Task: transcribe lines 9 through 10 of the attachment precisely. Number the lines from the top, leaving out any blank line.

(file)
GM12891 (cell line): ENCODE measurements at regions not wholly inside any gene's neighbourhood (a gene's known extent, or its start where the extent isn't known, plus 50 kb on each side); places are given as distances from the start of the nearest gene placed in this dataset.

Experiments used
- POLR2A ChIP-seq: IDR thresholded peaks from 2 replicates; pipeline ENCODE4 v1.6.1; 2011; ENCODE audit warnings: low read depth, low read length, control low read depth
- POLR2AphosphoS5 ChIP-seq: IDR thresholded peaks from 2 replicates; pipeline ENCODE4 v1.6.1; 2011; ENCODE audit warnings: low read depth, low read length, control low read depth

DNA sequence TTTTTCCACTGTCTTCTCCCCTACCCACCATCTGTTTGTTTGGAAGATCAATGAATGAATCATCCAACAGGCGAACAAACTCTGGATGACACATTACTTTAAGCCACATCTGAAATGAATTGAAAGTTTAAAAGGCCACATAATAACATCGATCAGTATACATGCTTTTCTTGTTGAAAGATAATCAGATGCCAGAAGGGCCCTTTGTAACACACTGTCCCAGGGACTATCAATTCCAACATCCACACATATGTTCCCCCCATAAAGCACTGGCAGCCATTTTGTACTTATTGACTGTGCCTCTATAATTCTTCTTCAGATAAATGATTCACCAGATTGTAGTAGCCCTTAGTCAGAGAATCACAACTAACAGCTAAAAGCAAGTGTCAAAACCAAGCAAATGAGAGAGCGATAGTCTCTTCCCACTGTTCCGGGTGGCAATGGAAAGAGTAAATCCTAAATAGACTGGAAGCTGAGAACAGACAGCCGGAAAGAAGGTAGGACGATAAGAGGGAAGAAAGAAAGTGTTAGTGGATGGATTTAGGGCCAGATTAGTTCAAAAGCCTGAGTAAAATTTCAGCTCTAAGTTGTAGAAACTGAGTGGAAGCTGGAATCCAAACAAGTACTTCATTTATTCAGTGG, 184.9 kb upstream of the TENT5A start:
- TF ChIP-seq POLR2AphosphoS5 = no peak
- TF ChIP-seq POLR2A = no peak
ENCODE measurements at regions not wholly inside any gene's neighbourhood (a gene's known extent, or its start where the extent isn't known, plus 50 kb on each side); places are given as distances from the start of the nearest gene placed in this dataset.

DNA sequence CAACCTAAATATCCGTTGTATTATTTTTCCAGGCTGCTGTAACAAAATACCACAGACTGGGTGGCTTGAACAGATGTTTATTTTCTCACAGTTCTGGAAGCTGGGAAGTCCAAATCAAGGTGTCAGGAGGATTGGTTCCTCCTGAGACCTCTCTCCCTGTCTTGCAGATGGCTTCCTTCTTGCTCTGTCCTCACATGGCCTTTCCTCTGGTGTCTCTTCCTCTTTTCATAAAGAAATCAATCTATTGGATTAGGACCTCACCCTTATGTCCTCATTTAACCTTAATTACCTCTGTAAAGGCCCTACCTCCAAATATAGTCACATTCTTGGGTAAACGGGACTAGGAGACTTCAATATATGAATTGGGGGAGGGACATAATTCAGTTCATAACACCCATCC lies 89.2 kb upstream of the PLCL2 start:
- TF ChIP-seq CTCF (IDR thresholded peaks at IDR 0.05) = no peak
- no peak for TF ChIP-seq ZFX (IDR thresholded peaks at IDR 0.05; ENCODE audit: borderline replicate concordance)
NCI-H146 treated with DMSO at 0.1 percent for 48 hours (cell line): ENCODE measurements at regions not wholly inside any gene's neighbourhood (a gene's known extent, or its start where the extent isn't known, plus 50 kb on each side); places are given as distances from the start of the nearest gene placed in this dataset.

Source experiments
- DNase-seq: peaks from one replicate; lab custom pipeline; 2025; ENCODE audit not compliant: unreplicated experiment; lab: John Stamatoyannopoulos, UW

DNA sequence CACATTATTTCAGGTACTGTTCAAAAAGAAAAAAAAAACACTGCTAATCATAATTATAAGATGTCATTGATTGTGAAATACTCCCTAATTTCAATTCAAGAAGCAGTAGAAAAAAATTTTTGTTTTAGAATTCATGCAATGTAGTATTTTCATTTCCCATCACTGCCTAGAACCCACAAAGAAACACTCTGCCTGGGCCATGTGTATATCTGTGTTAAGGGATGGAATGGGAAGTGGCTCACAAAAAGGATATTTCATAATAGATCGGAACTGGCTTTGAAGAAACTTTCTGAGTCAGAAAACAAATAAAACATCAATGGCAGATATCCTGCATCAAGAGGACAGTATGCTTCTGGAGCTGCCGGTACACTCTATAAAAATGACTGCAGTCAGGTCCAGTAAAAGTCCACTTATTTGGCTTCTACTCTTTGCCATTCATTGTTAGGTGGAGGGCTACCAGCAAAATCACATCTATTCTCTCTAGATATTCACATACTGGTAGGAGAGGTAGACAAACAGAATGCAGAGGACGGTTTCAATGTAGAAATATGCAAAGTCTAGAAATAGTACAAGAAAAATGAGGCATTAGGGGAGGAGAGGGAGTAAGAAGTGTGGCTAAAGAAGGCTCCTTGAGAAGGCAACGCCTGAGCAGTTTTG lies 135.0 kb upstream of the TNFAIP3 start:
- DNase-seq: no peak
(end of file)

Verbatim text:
DNA sequence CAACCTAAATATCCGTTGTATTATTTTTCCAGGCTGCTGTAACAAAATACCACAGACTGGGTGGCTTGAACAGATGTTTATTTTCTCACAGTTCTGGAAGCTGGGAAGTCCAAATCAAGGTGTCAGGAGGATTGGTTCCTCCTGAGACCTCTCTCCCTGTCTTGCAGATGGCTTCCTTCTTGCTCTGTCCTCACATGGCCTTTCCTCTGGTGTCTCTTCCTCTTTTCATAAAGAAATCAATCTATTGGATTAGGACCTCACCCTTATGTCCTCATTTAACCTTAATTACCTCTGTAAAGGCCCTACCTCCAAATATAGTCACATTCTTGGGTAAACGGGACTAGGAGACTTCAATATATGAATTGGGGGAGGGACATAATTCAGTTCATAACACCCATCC lies 89.2 kb upstream of the PLCL2 start:
- TF ChIP-seq CTCF (IDR thresholded peaks at IDR 0.05) = no peak